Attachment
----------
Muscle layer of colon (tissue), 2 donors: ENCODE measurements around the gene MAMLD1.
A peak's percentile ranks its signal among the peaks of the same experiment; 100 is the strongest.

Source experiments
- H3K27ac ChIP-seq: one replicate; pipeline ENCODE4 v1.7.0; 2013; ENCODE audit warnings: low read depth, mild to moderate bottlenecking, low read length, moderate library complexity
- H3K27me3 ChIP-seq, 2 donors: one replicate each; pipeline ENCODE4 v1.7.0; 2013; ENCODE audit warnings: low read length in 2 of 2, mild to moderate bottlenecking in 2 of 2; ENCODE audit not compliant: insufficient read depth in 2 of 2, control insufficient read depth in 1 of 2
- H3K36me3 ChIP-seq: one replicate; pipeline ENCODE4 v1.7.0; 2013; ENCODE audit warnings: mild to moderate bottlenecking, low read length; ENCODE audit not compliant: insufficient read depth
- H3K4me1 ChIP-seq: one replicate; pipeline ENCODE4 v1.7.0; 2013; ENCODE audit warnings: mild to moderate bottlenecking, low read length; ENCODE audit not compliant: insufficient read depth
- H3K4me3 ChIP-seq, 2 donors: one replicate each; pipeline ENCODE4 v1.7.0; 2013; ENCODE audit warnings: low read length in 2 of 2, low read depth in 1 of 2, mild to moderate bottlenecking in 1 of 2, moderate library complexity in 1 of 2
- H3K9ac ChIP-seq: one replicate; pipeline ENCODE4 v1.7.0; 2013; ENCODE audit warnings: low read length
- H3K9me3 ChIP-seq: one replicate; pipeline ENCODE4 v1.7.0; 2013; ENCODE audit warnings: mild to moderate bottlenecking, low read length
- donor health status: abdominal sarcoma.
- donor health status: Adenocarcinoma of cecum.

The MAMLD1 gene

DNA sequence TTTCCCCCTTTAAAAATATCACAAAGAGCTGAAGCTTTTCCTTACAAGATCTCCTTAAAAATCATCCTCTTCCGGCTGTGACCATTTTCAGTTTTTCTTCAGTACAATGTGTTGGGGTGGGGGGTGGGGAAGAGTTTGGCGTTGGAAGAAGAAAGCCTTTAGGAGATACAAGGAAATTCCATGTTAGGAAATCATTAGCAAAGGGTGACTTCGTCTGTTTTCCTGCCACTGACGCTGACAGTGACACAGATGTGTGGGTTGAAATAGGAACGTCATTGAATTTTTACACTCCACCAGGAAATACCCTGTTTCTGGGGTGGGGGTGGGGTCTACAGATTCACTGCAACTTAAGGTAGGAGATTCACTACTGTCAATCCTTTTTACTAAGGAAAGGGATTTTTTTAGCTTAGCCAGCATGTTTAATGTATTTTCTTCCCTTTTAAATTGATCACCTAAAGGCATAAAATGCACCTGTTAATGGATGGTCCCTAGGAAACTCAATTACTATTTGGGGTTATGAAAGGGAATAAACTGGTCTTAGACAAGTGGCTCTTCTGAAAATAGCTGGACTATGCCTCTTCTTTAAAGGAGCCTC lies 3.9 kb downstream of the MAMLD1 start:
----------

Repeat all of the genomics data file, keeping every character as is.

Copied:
Muscle layer of colon (tissue), 2 donors: ENCODE measurements around the gene MAMLD1.
A peak's percentile ranks its signal among the peaks of the same experiment; 100 is the strongest.

Source experiments
- H3K27ac ChIP-seq: one replicate; pipeline ENCODE4 v1.7.0; 2013; ENCODE audit warnings: low read depth, mild to moderate bottlenecking, low read length, moderate library complexity
- H3K27me3 ChIP-seq, 2 donors: one replicate each; pipeline ENCODE4 v1.7.0; 2013; ENCODE audit warnings: low read length in 2 of 2, mild to moderate bottlenecking in 2 of 2; ENCODE audit not compliant: insufficient read depth in 2 of 2, control insufficient read depth in 1 of 2
- H3K36me3 ChIP-seq: one replicate; pipeline ENCODE4 v1.7.0; 2013; ENCODE audit warnings: mild to moderate bottlenecking, low read length; ENCODE audit not compliant: insufficient read depth
- H3K4me1 ChIP-seq: one replicate; pipeline ENCODE4 v1.7.0; 2013; ENCODE audit warnings: mild to moderate bottlenecking, low read length; ENCODE audit not compliant: insufficient read depth
- H3K4me3 ChIP-seq, 2 donors: one replicate each; pipeline ENCODE4 v1.7.0; 2013; ENCODE audit warnings: low read length in 2 of 2, low read depth in 1 of 2, mild to moderate bottlenecking in 1 of 2, moderate library complexity in 1 of 2
- H3K9ac ChIP-seq: one replicate; pipeline ENCODE4 v1.7.0; 2013; ENCODE audit warnings: low read length
- H3K9me3 ChIP-seq: one replicate; pipeline ENCODE4 v1.7.0; 2013; ENCODE audit warnings: mild to moderate bottlenecking, low read length
- donor health status: abdominal sarcoma.
- donor health status: Adenocarcinoma of cecum.

The MAMLD1 gene

DNA sequence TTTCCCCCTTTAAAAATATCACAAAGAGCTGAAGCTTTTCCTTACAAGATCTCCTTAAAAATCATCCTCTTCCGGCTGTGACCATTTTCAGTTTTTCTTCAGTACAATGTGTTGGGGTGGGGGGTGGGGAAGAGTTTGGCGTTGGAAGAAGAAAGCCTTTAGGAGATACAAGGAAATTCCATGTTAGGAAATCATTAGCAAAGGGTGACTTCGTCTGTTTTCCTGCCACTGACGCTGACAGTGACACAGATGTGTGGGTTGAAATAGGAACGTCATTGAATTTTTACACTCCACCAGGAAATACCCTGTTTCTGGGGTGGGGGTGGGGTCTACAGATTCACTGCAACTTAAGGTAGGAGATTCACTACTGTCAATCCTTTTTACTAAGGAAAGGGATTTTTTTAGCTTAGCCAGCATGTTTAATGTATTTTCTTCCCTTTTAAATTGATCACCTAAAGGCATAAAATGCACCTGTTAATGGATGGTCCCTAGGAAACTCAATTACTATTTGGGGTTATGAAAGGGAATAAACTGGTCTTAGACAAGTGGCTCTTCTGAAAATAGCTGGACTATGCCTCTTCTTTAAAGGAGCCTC lies 3.9 kb downstream of the MAMLD1 start: